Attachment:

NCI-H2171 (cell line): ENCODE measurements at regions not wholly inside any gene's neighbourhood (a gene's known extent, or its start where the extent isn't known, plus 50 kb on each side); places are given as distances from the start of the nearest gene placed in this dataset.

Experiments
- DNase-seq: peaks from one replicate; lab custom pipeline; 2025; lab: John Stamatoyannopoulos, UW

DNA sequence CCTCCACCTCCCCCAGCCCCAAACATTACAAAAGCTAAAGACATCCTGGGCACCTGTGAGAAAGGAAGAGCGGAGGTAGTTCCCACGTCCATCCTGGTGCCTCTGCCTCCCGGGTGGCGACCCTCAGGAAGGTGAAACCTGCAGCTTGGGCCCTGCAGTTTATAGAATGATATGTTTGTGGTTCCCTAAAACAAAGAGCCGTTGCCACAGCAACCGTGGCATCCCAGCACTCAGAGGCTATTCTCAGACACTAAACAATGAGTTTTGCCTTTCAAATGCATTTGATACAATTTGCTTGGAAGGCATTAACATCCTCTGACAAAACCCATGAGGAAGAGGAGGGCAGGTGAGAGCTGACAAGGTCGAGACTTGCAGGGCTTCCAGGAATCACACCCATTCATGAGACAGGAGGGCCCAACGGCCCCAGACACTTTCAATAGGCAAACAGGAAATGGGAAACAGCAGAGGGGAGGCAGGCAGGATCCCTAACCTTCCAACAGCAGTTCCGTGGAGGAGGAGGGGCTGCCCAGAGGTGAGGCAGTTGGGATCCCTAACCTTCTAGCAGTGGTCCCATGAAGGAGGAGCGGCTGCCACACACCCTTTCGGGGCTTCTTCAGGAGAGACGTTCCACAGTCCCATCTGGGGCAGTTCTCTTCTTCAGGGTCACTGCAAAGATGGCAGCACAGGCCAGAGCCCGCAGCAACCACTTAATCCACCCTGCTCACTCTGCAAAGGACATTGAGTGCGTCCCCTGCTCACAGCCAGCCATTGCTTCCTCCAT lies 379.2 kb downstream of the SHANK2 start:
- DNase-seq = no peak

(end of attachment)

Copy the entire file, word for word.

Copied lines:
NCI-H2171 (cell line): ENCODE measurements at regions not wholly inside any gene's neighbourhood (a gene's known extent, or its start where the extent isn't known, plus 50 kb on each side); places are given as distances from the start of the nearest gene placed in this dataset.

Experiments
- DNase-seq: peaks from one replicate; lab custom pipeline; 2025; lab: John Stamatoyannopoulos, UW

DNA sequence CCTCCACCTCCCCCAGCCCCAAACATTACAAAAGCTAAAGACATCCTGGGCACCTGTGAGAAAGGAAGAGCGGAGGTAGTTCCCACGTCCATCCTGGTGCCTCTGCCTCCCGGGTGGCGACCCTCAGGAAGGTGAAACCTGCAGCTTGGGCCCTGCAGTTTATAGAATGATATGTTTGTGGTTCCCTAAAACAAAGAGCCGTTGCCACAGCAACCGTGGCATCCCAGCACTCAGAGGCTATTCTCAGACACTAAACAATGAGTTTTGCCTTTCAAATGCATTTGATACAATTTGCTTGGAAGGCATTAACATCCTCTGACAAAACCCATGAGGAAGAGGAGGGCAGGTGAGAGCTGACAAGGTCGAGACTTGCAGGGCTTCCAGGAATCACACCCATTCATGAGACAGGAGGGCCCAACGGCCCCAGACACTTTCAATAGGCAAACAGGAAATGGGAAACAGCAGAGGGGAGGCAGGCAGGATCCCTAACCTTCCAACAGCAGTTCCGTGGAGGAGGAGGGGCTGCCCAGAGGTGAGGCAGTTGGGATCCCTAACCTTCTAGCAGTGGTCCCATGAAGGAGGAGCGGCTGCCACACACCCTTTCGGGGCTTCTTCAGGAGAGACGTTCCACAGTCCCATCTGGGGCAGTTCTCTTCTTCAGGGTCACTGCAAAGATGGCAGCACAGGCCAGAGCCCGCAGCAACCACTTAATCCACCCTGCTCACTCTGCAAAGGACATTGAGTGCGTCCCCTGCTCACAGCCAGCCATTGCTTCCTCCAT lies 379.2 kb downstream of the SHANK2 start:
- DNase-seq = no peak